Maine is the best state in the country for nurses, according to a WalletHub report published Wednesday.
For the report, WalletHub researchers assessed states on 21 weighted metrics. Researchers this year based 70% of a state's score on 11 metrics related to opportunity and competition (up from 10 metrics in 2017), while 30% of the score was based on 10 metrics related to work environment (up from eight metrics in 2017). The report included rankings for all 50 states and Washington, D.C.
The 11 metrics used to calculate opportunity and competition scores included:
The 10 metrics used to calculate work environment scores included:
WalletHub in the report ranked the five best states for nurses as:
WalletHub ranked Washington, D.C., as the worst for nurses, followed by:
According to the report, several states fared better in one category than the other. For example, Nevada ranked third in the opportunity and competition category, but it ranked 35th in the work environment category. Conversely, Maryland and Connecticut ranked fifth and seventh, respectively in the work environment category, but ranked in the bottom 10 states in the opportunity and competition category.
Experts in conversation with WalletHub cited multiple challenges facing the nursing industry—including an aging workforce and staffing shortages, burnout and compassion fatigue, and a blurring of the nurse role as traditionally defined—but they differed on the overall outlook for nursing as a career.
For instance, Sara Horton-Deutsch, a professor and Watson Caring Science Endowed Chair at the University of Colorado Anschutz Medical Campus, said she thinks the field of nursing "is at great risk," because nurses "in many ways … have become more like physicians," facing similar pressures, such as "how many patients can [they] see in the shortest amount of time."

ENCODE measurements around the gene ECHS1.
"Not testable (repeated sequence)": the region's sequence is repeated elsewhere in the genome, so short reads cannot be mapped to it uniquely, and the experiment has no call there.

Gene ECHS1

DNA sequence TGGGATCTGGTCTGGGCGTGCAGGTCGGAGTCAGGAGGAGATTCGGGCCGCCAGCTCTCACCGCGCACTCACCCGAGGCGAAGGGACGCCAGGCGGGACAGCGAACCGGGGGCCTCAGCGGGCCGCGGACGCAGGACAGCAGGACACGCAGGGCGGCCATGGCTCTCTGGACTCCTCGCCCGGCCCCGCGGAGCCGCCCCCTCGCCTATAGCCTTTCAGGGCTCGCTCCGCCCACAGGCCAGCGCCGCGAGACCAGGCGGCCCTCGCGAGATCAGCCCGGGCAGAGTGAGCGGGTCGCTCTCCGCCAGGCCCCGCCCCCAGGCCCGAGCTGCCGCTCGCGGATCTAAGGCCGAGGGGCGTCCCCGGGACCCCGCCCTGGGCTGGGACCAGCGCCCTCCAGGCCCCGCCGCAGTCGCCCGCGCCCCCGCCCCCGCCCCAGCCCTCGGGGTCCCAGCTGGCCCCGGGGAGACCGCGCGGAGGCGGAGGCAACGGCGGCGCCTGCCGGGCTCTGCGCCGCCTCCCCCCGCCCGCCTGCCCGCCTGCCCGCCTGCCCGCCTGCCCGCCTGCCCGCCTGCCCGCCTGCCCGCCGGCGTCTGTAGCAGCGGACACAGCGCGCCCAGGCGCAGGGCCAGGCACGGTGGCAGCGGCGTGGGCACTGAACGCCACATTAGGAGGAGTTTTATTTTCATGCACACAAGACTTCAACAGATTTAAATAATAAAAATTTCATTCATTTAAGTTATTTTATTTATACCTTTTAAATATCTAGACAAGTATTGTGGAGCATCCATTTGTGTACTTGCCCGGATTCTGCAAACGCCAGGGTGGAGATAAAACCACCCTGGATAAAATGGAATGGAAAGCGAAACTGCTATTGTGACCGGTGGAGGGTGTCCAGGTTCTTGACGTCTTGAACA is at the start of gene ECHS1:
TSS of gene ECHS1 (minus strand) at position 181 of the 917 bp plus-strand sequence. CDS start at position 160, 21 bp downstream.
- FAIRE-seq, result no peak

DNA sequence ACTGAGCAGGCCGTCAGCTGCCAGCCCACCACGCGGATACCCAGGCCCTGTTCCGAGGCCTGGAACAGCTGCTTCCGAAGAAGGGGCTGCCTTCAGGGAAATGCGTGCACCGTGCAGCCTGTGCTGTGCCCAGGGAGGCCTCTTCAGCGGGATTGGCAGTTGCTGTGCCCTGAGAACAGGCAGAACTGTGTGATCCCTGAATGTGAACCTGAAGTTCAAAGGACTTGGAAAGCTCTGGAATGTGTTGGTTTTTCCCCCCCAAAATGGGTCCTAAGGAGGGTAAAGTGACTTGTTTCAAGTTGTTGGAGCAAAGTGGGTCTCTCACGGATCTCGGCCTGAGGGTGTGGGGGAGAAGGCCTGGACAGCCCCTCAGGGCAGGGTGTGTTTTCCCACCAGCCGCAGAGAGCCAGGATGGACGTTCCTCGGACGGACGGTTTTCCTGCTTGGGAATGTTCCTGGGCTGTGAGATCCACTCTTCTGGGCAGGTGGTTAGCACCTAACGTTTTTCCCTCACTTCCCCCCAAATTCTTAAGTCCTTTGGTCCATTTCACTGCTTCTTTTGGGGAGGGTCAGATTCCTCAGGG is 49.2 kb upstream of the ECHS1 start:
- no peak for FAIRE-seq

In comparison, Holly Lorenz, chief nurse executive at the University of Pittsburgh Medical Center, said, "Nursing has a bright and exciting future in health care." Similarly, Michael Bumbach—clinical assistant professor in the Department of Family, Community, and Health System Science at the University of Florida College of Nursing—said the long-term outlook for nursing is "awesome." According to Bumbach, "the beauty of nursing" is that "there will always be patients as long as there are people"—and the current shortage of nurses means it's "not difficult to find meaningful and substantial work."
Experts also offered several recommendations to attract and retain nurses. Leslie Neal-Boylan, a professor and associate dean for academic affairs and program innovation at MGH Institute of Health Professions, said local governments and health systems should "offer sufficient pay and benefits …, support independent practice for nurse practitioners …, include nurses and advanced practice registered nurses at the table in committee and health and non-health related discussions."
Touching on scope of practice, Bumbach added that local and state governments should "let nursing regulate nursing and stop impeding the growing practice of nursing." Lorenz similarly pointed out that the failure of more than half of states to grant "full practice authority for advance nurse practitioners to practice independently … increases the cost of care" and "limits access to care for individuals living in rural regions and areas of critical access" (Oliver, Becker's ASC Review, 5/2; Marselas, McKnight's Long-Term Care News, 5/3; WalletHub report, 5/2).
More than half of physicians and nurses feel “burned out” from today’s health care environment, which can increase clinician turnover and negatively impact patient experience and quality outcomes.
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